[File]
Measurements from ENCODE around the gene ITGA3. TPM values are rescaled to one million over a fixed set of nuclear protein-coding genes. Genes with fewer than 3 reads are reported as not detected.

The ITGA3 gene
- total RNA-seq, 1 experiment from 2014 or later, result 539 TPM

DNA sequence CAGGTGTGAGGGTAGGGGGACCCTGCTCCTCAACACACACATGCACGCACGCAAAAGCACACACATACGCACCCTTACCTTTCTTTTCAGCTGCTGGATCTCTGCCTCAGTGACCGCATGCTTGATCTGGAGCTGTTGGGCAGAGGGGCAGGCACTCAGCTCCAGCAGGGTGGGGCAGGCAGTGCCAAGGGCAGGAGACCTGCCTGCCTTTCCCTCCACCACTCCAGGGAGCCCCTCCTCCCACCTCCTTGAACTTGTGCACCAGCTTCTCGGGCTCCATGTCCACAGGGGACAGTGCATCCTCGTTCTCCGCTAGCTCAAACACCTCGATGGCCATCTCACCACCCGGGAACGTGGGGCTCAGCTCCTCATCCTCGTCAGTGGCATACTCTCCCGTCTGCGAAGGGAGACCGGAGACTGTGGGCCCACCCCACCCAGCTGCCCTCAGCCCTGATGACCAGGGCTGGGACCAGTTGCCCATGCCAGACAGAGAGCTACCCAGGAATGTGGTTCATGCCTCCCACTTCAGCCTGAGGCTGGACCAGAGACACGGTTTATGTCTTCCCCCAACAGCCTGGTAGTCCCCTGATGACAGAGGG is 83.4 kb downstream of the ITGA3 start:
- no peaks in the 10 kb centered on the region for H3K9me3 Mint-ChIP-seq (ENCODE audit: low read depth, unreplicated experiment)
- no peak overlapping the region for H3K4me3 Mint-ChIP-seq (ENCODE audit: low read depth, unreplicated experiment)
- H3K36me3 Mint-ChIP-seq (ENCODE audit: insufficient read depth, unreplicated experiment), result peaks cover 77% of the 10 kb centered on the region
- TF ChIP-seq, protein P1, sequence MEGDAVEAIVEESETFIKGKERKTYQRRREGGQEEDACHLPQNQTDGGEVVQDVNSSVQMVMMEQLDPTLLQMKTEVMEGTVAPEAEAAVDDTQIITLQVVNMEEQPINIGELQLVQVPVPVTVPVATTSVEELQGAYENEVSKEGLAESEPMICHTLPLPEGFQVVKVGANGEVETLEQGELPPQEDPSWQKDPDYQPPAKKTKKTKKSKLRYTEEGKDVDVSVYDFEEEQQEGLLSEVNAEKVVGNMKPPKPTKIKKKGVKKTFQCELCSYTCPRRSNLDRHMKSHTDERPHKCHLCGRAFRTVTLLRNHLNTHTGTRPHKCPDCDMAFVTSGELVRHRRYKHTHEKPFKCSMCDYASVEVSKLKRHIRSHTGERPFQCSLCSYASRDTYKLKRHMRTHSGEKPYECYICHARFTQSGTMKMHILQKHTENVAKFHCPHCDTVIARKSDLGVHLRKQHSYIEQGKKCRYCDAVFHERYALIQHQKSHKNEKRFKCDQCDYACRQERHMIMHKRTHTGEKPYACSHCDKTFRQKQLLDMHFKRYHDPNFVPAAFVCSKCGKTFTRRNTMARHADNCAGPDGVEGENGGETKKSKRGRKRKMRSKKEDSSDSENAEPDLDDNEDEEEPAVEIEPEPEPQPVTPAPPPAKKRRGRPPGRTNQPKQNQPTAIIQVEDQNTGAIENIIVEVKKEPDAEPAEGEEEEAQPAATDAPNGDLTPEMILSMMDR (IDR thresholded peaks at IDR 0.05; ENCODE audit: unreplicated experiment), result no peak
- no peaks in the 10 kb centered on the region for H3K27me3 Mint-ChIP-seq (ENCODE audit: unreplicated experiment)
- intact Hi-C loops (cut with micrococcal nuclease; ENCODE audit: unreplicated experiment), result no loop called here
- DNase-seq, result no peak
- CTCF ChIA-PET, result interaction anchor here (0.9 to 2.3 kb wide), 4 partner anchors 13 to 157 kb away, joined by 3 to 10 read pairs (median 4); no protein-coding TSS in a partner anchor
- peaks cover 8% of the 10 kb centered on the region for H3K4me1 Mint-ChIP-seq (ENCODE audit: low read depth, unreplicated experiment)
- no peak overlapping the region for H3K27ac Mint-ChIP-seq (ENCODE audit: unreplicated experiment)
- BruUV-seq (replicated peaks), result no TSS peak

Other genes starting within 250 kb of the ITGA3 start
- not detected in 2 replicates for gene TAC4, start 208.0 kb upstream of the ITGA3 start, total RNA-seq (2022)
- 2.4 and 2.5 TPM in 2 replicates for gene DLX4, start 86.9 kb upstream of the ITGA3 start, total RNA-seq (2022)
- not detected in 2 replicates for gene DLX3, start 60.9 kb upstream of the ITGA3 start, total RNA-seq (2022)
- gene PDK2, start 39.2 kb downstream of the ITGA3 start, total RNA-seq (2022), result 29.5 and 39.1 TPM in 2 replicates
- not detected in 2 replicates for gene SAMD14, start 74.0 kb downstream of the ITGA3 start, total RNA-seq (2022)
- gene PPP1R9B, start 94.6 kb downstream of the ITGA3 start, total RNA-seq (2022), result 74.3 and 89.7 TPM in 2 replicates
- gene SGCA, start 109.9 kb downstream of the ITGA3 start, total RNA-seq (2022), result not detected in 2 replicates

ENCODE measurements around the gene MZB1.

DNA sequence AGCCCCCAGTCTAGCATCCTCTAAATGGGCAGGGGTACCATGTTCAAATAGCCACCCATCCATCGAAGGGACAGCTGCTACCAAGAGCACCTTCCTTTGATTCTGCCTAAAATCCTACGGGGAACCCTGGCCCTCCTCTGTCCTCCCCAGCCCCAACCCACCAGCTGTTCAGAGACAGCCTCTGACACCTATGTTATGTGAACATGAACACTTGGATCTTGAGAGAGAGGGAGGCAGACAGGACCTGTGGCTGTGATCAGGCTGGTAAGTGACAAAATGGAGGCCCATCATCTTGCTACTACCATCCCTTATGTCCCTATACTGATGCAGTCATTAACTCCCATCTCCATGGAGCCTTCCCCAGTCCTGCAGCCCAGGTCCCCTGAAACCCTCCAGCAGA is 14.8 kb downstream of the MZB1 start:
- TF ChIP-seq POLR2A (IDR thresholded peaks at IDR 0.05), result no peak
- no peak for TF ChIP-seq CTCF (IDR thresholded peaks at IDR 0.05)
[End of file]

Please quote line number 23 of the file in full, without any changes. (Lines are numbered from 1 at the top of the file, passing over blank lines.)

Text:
- gene SGCA, start 109.9 kb downstream of the ITGA3 start, total RNA-seq (2022), result not detected in 2 replicates